Would-be home buyers in Southern California continued to sit on the sidelines last month, driving down home sales to their slowest pace in 12 years and pushing down prices in the region’s less-expensive neighborhoods, data released Tuesday showed.
Yet even as home sales fell 27% regionwide, the median price of all homes sold in the Southland’s six counties rose 3.7%, to $505,000, in July compared to a year ago, thanks to more robust sales at the upper end of the market, according to real estate research firm DataQuick Information Systems.
It’s a phenomenon that has been occurring for much of the year: Homes priced above $750,000 have been attracting more buyers than homes in lower-cost neighborhoods, where many buyers have little or no down payment, irregular incomes or patchy credit histories.
But now with a global credit crunch starting to curtail loans to even the most creditworthy borrowers and the specter of inflation pumping up prices of consumer goods, local real estate watchers predict that even pricey areas could soon start to see prices tumble.
The thought of the housing market weakening further overwhelms sellers such as Gretchen Rolfe, a Mission Viejo psychologist. But when she starts feeling panicky she tries to soothe herself by baking cookies or playing with her two dogs, Snoodles and Snickers. Still, she says she has little choice but to sell the home she has owned for three years after her monthly mortgage payment jumped about 25% last spring and her refinancing options dried up.
“What can I do but try to manage my fear level the best I can?” Rolfe said, cuddling her mixed breed Snoodles in the airy family room of her four-bedroom, three-bath Mediterranean.
Another thing Rolfe has done is lower her asking price. Since listing her house in April, she has cut the price twice, the most recent reduction coming just last week after witnessing the turmoil in the stock and credit markets.
Now she has set a price range -- $725,000 to $775,000 -- to let any potential buyer know she will be a willing negotiator. Rolfe is counting on the recent jump in interest rates for so-called jumbo loans of over $417,000 to work in her favor. With the higher cost of borrowing, she figures, a prospective buyer who had been considering homes in the $800,000 to $900,000 price range might now select her house instead because they can afford less.
“Aside from running outside naked, I don’t know what to do to reach the people who might want to find this house,” she said.
Rolfe’s strategy may work. The majority of home sales in July were transactions of $750,000 and higher, said John Karevoll, DataQuick’s chief analyst.
“Sales were not strong in the entry-level neighborhoods, or even the first move-up neighborhoods, but rather in neighborhoods where households have established finances and in wealthy neighborhoods,” he said.
The disparity underscores in part the growing income gap among Southern Californians and how it plays out in the real estate market. Upper-end households can afford to buy homes at today’s prices, while middle- and working-class people without equity, plump bank accounts or steady paychecks -- and now a lack of available financing -- appear to be waiting for home prices to decline in more modest neighborhoods before attempting to jump back in.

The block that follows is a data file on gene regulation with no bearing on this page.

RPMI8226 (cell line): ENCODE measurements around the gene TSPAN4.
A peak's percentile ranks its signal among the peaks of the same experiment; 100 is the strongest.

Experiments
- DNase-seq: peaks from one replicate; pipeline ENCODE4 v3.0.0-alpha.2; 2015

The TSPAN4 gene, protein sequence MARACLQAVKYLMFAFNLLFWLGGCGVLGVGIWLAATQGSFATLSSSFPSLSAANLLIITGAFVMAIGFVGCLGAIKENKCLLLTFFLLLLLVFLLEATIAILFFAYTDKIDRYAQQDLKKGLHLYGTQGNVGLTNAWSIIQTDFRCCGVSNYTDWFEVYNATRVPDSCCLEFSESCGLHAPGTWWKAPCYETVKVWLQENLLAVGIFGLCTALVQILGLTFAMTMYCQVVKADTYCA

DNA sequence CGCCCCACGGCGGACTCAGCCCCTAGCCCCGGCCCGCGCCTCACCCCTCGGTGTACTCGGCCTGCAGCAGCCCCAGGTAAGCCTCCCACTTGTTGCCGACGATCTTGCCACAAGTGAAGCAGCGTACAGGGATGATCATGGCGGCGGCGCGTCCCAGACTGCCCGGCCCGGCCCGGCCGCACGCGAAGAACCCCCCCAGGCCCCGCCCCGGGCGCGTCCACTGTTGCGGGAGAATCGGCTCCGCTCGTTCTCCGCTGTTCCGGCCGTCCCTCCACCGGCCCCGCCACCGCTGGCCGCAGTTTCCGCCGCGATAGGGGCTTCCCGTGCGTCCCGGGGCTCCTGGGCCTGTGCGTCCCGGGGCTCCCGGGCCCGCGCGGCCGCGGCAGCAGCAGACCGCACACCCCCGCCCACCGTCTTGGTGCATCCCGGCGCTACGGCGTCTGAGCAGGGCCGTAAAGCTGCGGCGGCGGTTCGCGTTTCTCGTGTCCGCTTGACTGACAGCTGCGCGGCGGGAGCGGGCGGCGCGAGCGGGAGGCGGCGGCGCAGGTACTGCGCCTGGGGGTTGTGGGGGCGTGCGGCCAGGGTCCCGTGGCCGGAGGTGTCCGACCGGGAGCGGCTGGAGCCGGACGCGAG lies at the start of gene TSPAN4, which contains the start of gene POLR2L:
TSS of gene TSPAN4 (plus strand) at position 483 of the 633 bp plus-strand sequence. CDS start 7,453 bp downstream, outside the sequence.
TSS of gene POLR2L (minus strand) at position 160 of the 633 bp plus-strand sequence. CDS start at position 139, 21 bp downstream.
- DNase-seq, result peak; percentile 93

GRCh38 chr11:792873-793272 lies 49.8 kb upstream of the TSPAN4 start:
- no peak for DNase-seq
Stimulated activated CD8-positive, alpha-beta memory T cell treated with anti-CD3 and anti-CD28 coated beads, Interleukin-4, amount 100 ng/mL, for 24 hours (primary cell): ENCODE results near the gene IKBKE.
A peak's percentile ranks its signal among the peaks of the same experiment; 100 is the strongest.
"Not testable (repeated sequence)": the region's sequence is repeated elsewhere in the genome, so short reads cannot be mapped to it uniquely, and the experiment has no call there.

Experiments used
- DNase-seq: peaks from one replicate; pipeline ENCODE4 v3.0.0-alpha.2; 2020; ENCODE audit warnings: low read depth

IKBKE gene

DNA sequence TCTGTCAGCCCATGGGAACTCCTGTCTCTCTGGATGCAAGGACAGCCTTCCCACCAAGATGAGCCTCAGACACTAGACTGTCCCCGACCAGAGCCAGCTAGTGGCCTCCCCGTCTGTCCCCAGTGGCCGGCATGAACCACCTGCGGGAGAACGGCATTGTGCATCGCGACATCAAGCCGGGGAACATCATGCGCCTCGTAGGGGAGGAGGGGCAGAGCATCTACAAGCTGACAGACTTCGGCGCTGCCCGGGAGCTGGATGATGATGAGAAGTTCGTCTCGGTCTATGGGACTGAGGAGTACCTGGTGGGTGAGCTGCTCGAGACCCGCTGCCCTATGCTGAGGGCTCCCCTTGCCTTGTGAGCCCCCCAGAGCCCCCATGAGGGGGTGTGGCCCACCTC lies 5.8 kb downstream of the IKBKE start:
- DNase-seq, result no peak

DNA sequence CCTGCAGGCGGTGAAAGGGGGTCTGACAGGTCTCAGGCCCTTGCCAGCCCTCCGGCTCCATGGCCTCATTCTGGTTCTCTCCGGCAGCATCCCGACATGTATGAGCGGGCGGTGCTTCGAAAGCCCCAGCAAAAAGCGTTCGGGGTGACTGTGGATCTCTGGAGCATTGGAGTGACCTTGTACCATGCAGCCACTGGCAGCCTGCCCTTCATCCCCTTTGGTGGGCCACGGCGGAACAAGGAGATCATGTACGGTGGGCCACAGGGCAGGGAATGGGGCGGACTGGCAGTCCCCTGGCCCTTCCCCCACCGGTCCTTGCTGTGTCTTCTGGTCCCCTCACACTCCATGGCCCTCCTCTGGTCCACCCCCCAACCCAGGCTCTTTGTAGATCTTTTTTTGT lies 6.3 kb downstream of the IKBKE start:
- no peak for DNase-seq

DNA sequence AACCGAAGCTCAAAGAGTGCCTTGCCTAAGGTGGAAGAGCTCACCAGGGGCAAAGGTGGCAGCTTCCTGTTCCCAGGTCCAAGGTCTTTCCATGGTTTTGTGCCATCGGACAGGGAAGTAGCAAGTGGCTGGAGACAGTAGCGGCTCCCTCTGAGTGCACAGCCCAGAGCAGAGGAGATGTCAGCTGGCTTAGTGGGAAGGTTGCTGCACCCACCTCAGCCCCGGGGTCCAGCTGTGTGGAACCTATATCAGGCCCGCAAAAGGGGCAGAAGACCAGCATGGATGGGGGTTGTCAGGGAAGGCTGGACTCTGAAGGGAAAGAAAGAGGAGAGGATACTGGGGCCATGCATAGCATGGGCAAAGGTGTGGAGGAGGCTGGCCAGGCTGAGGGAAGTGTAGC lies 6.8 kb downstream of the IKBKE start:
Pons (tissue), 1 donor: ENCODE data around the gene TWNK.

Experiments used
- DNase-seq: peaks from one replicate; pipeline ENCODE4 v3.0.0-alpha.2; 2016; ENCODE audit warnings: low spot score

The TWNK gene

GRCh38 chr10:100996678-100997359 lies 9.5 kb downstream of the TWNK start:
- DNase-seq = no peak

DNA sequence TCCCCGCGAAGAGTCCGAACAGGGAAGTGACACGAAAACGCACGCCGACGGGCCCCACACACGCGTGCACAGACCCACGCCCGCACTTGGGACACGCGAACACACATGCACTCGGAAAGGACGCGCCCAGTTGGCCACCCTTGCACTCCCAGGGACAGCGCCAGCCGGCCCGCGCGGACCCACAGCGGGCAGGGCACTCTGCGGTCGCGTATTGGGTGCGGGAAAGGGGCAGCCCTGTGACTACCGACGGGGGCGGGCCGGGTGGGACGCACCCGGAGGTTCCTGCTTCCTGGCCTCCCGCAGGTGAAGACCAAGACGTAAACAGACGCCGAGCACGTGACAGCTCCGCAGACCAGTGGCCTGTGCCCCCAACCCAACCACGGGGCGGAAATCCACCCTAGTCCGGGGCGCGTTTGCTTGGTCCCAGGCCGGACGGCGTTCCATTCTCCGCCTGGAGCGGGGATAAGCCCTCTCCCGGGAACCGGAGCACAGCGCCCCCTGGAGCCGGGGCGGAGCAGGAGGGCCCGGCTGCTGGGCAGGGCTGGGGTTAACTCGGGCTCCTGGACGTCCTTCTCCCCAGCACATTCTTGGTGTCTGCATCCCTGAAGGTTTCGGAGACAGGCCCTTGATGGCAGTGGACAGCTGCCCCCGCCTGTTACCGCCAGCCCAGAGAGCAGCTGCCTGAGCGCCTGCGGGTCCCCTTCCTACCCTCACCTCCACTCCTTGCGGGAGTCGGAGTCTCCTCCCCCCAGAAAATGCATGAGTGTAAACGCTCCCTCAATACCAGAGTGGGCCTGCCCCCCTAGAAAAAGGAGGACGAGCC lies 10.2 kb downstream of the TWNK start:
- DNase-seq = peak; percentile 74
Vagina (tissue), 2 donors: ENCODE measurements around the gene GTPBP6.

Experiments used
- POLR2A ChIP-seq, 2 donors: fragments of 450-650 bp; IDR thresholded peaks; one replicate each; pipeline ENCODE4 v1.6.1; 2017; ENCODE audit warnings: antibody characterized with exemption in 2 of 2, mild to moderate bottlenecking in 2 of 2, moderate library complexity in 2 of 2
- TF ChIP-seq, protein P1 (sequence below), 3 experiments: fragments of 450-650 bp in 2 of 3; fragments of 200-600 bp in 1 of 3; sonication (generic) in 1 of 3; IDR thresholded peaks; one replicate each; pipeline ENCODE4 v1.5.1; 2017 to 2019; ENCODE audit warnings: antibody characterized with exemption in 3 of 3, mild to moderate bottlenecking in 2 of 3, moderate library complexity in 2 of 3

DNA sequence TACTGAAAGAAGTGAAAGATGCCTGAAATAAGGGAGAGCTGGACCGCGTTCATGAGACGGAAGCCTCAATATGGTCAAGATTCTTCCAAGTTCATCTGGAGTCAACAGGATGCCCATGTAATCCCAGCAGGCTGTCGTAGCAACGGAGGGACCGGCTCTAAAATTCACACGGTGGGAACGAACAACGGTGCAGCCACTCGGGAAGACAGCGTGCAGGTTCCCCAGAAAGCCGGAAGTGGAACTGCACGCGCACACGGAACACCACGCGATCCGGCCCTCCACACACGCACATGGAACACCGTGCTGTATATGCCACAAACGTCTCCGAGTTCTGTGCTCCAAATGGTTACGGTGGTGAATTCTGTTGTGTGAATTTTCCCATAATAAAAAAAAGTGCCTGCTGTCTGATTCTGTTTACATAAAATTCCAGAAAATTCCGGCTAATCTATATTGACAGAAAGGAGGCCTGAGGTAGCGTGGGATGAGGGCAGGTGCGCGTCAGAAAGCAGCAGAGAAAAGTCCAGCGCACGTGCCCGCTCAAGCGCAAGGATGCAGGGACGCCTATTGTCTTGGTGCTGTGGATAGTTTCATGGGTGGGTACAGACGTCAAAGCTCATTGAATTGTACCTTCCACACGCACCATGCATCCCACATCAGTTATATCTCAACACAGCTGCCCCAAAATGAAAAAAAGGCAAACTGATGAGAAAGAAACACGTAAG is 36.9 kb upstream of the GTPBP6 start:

Nowhere is the trend more evident than in the Inland Empire’s Riverside and San Bernardino counties, the least expensive markets in the Southland. In July, Riverside County’s median price fell 3.9% to $399,000 as sales slid 42%. San Bernardino’s median price declined 3.1% to $355,000, while sales plunged 43%.
By contrast, Los Angeles County’s median rose 5.3% to $547,000 as sales fell 23%; and Orange County’s median was flat at $640,000 last month as sales dipped 19.8%. DataQuick calculates the median -- the price at which half of all homes sold for more, half for less -- based on all closed transactions in the 30-day period ended July 31.
Yet, some economists believe it is now a matter of time before the weakness spreads throughout the region, regardless of neighborhood.
“A decline in prices, like increases, tends to be self-fulfilling,” said Michael Carney, director of Cal Poly Pomona’s Real Estate Research Council. “If buyers see prices falling, they hold off and don’t buy and cause prices to fall even further. But it takes a while.
“The different counties don’t move in different directions,” he added.
Jeffrey Lane is prepared to spend upward of $1 million on a condo in West Los Angeles, but he is in no rush.
“I’m waiting to see if prices come down,” said Lane, who owns a public relations firm. “If I saw something I could fall madly in love with, and thought was reasonably priced, I might buy it.”
Such behavior has Carney predicting that Southern California home values are likely to fall 5% a year through 2009 before demand starts picking up, “assuming that fear doesn’t overtake everything,” he said.
That’s a tall order for Rolfe, who foresees the evaporation of what little equity she has in her home the longer she stays. “I’m pulling more out of my pocket every month I’m in the market,” she said. “I can’t wait two more years.”